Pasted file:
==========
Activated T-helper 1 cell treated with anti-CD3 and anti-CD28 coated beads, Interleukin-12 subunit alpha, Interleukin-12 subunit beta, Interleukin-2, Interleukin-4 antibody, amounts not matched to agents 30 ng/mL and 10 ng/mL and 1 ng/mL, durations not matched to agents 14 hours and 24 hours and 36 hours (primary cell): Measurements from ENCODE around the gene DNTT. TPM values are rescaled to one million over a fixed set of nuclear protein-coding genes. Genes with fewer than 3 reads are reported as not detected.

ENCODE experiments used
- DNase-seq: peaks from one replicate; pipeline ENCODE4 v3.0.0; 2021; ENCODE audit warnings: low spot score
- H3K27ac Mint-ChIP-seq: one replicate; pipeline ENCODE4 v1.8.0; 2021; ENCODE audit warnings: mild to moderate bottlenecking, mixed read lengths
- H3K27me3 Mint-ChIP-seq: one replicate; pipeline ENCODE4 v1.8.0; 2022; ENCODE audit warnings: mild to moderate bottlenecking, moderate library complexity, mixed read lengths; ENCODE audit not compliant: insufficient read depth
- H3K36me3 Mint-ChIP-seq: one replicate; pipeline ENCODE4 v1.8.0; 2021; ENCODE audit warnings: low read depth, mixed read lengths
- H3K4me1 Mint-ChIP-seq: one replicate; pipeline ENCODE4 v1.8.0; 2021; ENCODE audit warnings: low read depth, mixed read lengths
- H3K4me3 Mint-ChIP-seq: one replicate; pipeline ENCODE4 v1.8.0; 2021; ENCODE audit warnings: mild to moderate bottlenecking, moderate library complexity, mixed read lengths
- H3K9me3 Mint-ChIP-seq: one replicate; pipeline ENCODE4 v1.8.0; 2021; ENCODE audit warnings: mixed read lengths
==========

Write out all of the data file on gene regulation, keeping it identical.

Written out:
Activated T-helper 1 cell treated with anti-CD3 and anti-CD28 coated beads, Interleukin-12 subunit alpha, Interleukin-12 subunit beta, Interleukin-2, Interleukin-4 antibody, amounts not matched to agents 30 ng/mL and 10 ng/mL and 1 ng/mL, durations not matched to agents 14 hours and 24 hours and 36 hours (primary cell): Measurements from ENCODE around the gene DNTT. TPM values are rescaled to one million over a fixed set of nuclear protein-coding genes. Genes with fewer than 3 reads are reported as not detected.

ENCODE experiments used
- DNase-seq: peaks from one replicate; pipeline ENCODE4 v3.0.0; 2021; ENCODE audit warnings: low spot score
- H3K27ac Mint-ChIP-seq: one replicate; pipeline ENCODE4 v1.8.0; 2021; ENCODE audit warnings: mild to moderate bottlenecking, mixed read lengths
- H3K27me3 Mint-ChIP-seq: one replicate; pipeline ENCODE4 v1.8.0; 2022; ENCODE audit warnings: mild to moderate bottlenecking, moderate library complexity, mixed read lengths; ENCODE audit not compliant: insufficient read depth
- H3K36me3 Mint-ChIP-seq: one replicate; pipeline ENCODE4 v1.8.0; 2021; ENCODE audit warnings: low read depth, mixed read lengths
- H3K4me1 Mint-ChIP-seq: one replicate; pipeline ENCODE4 v1.8.0; 2021; ENCODE audit warnings: low read depth, mixed read lengths
- H3K4me3 Mint-ChIP-seq: one replicate; pipeline ENCODE4 v1.8.0; 2021; ENCODE audit warnings: mild to moderate bottlenecking, moderate library complexity, mixed read lengths
- H3K9me3 Mint-ChIP-seq: one replicate; pipeline ENCODE4 v1.8.0; 2021; ENCODE audit warnings: mixed read lengths